Things were a little different back then, in the late 1960s, the early ’70s.
So many of us believed we had to adhere to the cinematic image of reporters — drinking, cussing, smoking, gambling. Not that those practices were exclusive to the news fraternity any more than every member of same felt obligated to indulge in any or all of such pastimes, or vices (sometimes there were others, even less sanctioned in Scripture). Well, we were younger. The work was fun — still is — and so were the pastimes, or vices, or we thought they were.
One of the funnest was the Friday night poker game in the Associated Press bureau, then in cramped quarters next door to what was then the Arkansas Democrat. If it wasn’t the Oldest Established Permanent Non-floating Card Game in Little Rock, it would do. It commenced around ten p.m. or so, when the news flow (including, in football season, the high school scores) were fairly wrapped up. There would be a half-dozen of us, drinking and cussing and smoking and gambling. I suppose the A.P. bureau chief, gone for the weekend, knew of the aggregated blasphemies and wrote them off as morale-building.
One Friday night in particular I’ll never forget. Twice in one night — twice — the A.P.’s evening man drew to a full house. In both hands, in defiance of all laws of probability, I had drawn to four of a kind.
It was the only time in memory I beat Bill Simmons at anything.
No one beat Bill Simmons, not very often, in nailing a story.
Even if his name doesn’t register, his work did. For longer than three decades he was the A.P.’s man at the State Capitol, sometimes angering the political class, at a minimum discomfiting it. As a wire service man Bill’s byline only infrequently appeared in the Arkansas newspapers the A.P. served, and probably never on the airwaves of its radio and television clients. It was Bill’s reporting, however, that provided news agencies from Clay south to Chicot and west to Miller and north to Benton, all the counties in between and states beyond, with the stuff of Arkansas government and politics. Detail and nuance, in crisply written packages machine-gunned with an aging Underwood or telephoned to a re-write man who, reviewing Bill’s dictation, discovered there was precious little, or no, rewriting to be done.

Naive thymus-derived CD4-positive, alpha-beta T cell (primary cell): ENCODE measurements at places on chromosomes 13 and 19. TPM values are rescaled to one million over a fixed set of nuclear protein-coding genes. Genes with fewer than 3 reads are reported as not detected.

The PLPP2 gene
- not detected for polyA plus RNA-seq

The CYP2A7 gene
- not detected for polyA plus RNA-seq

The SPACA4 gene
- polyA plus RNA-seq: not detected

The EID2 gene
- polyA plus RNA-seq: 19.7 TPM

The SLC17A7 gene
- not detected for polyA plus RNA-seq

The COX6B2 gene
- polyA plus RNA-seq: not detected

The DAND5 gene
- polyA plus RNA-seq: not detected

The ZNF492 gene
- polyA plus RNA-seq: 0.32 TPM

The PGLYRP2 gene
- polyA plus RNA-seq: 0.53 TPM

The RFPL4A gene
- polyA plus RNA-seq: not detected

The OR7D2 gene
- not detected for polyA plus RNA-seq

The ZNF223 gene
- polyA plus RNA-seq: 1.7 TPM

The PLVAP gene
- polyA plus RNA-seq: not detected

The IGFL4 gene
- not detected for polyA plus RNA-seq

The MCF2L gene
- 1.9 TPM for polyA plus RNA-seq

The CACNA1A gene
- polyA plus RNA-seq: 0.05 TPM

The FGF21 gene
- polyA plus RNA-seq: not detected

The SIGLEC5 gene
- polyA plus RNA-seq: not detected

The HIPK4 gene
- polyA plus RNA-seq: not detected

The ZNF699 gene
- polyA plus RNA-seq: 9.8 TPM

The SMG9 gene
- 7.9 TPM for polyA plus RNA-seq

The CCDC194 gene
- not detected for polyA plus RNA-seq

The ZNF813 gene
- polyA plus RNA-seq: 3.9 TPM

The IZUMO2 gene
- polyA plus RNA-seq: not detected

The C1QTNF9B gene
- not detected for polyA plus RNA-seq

After leaving the A.P. he became a bit less anonymous: for almost 15 years his byline signaled to readers of the Arkansas Democrat-Gazette that political editor Bill Simmons was working for them still, with the same set of skills, the same sense of fairness and accuracy, that had made him the envy of us lesser competitors and the constant nemesis of the self-important, the pretenders, the miscreants.
Bill could golf with a governor on Saturday and then, come Monday, hammer him for playing footsie with the facts. In pursuit of truth he sometimes could seem, sometimes could go, over the top, irritating his staff and co-workers, not to mention candidates and the bureaucracy. Better over the top than never near it.
In 44 years of friendship I could never guess how he had voted in any race. Not that I asked, nor that he necessarily would have answered.
If even now you don’t know Bill Simmons, know that you owe him.
About a score years past, if memory serves, Bill made some changes in his life. What brought it about was none of my business so I never asked. He left behind the smoking, drinking (to may knowledge it had never been excessive), swearing and gambling; and while maintaining his journalistic values, he became a profoundly spiritual person, his faith, new or rekindled, soon enough leading to his ordination and, part-time, the pulpit.
Even before his epiphany, if it was that, Bill always was first on the phone in the worst moments of my life (and I suspect in the lives of others), ever sympathetic, consistently encouraging, always reassuring — never judgmental or condescending, and certainly not proselytizing, for that was not his way. He lived his faith; it was not to be seen on his sleeve. His offers of prayer for you or yours were whispered, not announced.
A couple years ago cancer claimed the Jane that Bill and their children loved, and without “the kindest person in the world,” as he described her, his already delicate health began to worsen. Diabetes, and its collateral issues. He went to the newsroom less frequently and more often worked from home, where he lost the struggle on October 29.
Bill told me on more than one occasion that he loved me. Not in that locker room macho man-love model, but as one human to another, one pal to another, quiet, soulful. I hope I told him as often that I loved him.
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Steve Barnes, a Pine Bluff native, is host of Arkansas Week on AETN.